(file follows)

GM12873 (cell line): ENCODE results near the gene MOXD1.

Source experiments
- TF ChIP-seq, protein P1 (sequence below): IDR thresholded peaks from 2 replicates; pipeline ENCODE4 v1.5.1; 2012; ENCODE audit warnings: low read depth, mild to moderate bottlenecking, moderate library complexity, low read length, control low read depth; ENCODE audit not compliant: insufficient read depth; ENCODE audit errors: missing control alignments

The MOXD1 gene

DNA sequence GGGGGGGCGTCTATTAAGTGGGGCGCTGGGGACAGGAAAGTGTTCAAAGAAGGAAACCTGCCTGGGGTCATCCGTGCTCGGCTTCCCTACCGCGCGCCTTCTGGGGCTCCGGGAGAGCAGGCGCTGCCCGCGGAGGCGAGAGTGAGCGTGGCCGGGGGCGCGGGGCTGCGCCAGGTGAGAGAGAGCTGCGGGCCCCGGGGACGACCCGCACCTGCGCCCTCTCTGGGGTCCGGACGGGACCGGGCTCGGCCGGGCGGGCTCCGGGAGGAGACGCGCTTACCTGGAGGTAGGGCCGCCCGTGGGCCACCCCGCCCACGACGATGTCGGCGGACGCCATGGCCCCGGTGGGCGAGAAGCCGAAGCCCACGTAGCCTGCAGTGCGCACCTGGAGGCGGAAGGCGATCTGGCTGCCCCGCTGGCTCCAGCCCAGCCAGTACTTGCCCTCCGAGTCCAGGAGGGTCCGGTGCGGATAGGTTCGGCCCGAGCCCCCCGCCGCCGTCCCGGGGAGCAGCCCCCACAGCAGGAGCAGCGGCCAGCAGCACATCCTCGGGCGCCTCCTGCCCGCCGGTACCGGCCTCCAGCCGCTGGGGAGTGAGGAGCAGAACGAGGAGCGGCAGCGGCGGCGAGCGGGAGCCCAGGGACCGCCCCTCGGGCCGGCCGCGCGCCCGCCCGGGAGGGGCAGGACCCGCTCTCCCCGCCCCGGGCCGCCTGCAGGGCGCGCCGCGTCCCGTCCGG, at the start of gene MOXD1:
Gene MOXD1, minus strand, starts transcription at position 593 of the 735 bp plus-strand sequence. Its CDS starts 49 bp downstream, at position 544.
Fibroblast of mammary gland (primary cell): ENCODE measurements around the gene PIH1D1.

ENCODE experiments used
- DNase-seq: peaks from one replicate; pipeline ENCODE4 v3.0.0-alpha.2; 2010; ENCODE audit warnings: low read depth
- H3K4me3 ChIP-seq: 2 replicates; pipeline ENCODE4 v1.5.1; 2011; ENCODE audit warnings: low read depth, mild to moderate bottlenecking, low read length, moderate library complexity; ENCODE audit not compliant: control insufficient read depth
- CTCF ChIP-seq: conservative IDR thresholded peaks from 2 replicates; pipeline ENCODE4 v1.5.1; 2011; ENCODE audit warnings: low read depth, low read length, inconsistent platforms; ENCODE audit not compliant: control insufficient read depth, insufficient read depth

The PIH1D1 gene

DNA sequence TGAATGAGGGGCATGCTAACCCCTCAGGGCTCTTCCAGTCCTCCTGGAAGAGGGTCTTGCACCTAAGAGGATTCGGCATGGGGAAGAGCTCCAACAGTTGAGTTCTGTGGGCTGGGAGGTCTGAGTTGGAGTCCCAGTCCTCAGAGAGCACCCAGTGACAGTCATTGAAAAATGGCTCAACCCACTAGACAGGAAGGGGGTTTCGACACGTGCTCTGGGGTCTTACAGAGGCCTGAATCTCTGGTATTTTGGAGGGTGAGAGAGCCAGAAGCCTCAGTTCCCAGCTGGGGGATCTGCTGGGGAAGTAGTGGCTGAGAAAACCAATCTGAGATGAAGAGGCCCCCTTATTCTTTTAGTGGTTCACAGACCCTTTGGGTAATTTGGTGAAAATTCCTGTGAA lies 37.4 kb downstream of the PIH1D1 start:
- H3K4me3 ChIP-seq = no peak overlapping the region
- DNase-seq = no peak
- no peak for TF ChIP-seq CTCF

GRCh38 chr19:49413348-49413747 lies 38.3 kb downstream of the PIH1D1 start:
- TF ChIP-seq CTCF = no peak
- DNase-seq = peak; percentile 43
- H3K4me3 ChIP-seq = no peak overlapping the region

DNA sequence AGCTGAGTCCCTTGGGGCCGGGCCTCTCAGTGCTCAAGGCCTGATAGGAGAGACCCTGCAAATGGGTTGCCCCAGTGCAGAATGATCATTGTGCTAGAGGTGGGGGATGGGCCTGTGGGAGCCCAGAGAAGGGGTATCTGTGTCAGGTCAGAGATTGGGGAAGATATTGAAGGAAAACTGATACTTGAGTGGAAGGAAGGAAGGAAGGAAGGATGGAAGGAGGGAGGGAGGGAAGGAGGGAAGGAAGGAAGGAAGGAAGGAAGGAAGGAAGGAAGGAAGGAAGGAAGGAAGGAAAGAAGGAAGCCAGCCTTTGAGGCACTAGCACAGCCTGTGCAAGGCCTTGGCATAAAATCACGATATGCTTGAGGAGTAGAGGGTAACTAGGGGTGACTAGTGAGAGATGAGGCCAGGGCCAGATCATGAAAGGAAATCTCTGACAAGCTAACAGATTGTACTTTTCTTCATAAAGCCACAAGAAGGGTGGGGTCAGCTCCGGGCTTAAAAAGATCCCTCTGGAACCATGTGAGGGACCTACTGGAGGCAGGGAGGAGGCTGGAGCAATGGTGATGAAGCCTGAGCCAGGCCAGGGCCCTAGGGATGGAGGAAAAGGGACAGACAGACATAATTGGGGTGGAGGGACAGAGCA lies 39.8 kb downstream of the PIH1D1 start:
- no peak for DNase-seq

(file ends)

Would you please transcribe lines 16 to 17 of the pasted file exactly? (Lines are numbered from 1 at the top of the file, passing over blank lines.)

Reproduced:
- no peak for TF ChIP-seq CTCF

GRCh38 chr19:49413348-49413747 lies 38.3 kb downstream of the PIH1D1 start: